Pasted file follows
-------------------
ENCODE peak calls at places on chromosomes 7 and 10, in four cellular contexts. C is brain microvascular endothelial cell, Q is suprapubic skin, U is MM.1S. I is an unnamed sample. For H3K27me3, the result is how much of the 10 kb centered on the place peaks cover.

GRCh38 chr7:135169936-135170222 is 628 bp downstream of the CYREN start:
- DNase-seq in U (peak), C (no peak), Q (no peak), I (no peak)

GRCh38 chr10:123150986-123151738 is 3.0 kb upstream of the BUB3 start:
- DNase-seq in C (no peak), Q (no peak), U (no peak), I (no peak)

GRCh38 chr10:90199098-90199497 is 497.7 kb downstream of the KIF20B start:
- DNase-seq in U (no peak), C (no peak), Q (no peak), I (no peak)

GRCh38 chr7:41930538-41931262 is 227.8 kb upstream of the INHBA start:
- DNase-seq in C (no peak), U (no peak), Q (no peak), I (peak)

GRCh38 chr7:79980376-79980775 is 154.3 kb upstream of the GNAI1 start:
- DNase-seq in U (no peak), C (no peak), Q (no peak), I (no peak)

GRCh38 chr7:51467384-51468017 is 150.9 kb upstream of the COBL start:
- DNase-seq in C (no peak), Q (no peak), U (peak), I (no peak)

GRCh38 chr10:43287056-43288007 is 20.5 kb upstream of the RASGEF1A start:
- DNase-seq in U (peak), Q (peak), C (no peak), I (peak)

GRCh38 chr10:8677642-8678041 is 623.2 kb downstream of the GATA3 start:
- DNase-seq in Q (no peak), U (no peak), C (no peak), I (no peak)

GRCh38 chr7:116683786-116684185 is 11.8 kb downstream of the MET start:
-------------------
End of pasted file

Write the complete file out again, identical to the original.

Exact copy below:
ENCODE peak calls at places on chromosomes 7 and 10, in four cellular contexts. C is brain microvascular endothelial cell, Q is suprapubic skin, U is MM.1S. I is an unnamed sample. For H3K27me3, the result is how much of the 10 kb centered on the place peaks cover.

GRCh38 chr7:135169936-135170222 is 628 bp downstream of the CYREN start:
- DNase-seq in U (peak), C (no peak), Q (no peak), I (no peak)

GRCh38 chr10:123150986-123151738 is 3.0 kb upstream of the BUB3 start:
- DNase-seq in C (no peak), Q (no peak), U (no peak), I (no peak)

GRCh38 chr10:90199098-90199497 is 497.7 kb downstream of the KIF20B start:
- DNase-seq in U (no peak), C (no peak), Q (no peak), I (no peak)

GRCh38 chr7:41930538-41931262 is 227.8 kb upstream of the INHBA start:
- DNase-seq in C (no peak), U (no peak), Q (no peak), I (peak)

GRCh38 chr7:79980376-79980775 is 154.3 kb upstream of the GNAI1 start:
- DNase-seq in U (no peak), C (no peak), Q (no peak), I (no peak)

GRCh38 chr7:51467384-51468017 is 150.9 kb upstream of the COBL start:
- DNase-seq in C (no peak), Q (no peak), U (peak), I (no peak)

GRCh38 chr10:43287056-43288007 is 20.5 kb upstream of the RASGEF1A start:
- DNase-seq in U (peak), Q (peak), C (no peak), I (peak)

GRCh38 chr10:8677642-8678041 is 623.2 kb downstream of the GATA3 start:
- DNase-seq in Q (no peak), U (no peak), C (no peak), I (no peak)

GRCh38 chr7:116683786-116684185 is 11.8 kb downstream of the MET start: